(d) When I go out at night, my parents know where I am,
(e) I talk with my parents about the plans I have with my friends, and
(f) When I go out, my parents ask me where I am going.

These resources can be helpful in sharpening our parental monitoring skills:

Wednesday, March 19, 2014

Household water well owners encouraged to use help hotline

Household well owners with questions about their water well system, water quality, or well construction can contact an information hotline operated by the National Ground Water Association at 855-420-9355 (855-H20-WELL).

The hotline is part of a package of information resources offered by NGWA with support from the U.S. Environmental Protection Agency.

The purpose of the Private Well Owner Hotline is to answer basic water well-related questions. When it comes to specific issues regarding a person’s well system or water quality, the hotline can help guide well owners to the assistance they need.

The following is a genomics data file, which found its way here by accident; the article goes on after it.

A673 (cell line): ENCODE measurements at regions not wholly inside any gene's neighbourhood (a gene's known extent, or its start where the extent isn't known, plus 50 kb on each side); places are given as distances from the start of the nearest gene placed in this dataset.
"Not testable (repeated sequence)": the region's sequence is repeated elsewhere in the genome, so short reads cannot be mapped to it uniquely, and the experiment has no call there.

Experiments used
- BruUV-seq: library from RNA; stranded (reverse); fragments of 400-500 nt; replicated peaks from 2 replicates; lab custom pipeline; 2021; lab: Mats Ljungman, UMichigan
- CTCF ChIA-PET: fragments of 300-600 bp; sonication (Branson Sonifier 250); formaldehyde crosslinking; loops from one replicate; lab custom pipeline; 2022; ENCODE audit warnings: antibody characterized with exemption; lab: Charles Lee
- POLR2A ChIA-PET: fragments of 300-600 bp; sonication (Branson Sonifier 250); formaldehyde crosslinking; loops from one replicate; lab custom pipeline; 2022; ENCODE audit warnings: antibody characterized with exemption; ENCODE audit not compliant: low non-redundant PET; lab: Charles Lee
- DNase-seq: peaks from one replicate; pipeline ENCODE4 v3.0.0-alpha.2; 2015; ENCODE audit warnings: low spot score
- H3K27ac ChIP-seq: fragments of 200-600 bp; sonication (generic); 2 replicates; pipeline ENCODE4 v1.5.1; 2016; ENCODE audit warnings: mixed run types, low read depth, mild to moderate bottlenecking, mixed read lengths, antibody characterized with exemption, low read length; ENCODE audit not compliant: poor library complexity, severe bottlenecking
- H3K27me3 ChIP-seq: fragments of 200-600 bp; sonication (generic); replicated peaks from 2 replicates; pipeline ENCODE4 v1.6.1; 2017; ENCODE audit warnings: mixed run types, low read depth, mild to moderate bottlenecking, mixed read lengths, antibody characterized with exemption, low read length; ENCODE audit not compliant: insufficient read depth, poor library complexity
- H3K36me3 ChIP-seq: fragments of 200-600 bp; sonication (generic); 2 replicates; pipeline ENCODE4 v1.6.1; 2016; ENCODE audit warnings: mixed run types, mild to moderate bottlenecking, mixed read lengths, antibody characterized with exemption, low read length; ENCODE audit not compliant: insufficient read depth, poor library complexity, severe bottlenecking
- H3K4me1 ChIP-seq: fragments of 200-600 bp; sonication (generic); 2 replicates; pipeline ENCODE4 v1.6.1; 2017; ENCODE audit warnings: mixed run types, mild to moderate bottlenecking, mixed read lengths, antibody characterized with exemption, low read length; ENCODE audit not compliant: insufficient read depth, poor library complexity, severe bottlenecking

“Ideally, every well owner should have a trusted relationship with a water well contractor who can answer questions and provide service when necessary,” said NGWA Public Awareness Director Cliff Treyens. “If that is not the case, the hotline can guide well owners to the information or assistance they require.”

The Private Well Owner Hotline operating hours are Monday through Friday, 10 a.m. to 1 p.m.Eastern Time, except national holidays.

Among the other information resources being offered through the NGWA website,, are free online well owner lessons and webinars.

Protect Your Private Well Webinar Opportunities

Groundwater Protection: How You Can Protect Your Well Water Quality